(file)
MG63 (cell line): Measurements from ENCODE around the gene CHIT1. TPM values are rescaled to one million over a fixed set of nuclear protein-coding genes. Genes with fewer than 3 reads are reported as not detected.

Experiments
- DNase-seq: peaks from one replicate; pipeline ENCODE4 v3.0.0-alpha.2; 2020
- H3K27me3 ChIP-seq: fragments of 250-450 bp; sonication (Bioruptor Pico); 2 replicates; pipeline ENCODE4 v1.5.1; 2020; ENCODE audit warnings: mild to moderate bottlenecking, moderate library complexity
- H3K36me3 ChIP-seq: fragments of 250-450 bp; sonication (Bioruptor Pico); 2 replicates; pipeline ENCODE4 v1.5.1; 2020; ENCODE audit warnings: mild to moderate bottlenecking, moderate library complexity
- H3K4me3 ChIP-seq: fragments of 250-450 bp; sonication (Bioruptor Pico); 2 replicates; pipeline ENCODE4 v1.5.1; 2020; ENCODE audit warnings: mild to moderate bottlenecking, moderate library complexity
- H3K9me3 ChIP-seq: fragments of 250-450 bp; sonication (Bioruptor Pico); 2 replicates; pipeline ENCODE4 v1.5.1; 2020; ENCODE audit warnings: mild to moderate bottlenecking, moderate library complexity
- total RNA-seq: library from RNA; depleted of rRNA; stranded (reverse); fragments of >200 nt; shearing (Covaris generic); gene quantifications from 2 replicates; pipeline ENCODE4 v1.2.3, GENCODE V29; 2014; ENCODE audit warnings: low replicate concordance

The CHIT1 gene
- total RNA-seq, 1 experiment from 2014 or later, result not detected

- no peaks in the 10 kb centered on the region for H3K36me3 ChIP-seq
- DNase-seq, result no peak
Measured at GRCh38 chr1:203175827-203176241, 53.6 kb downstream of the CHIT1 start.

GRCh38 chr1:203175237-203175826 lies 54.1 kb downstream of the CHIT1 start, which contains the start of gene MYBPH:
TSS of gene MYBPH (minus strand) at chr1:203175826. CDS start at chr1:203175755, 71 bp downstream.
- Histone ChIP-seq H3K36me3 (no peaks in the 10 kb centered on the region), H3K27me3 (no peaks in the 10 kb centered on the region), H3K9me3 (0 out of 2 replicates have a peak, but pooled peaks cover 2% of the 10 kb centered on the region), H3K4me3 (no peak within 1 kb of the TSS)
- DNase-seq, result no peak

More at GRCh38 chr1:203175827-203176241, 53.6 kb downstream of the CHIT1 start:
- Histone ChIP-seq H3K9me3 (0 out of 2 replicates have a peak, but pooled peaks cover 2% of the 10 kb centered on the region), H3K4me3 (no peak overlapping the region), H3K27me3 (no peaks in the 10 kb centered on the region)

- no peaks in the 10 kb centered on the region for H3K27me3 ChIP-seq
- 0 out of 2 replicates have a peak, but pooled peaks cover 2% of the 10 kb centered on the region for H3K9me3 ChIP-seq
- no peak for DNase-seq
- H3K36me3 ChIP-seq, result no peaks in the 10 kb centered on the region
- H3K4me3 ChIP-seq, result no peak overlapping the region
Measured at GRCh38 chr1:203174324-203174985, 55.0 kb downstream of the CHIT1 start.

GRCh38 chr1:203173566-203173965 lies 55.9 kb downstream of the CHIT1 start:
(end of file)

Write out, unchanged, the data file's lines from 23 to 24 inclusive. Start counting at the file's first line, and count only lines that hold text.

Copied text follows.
- H3K36me3 ChIP-seq, result no peaks in the 10 kb centered on the region
- H3K4me3 ChIP-seq, result no peak overlapping the region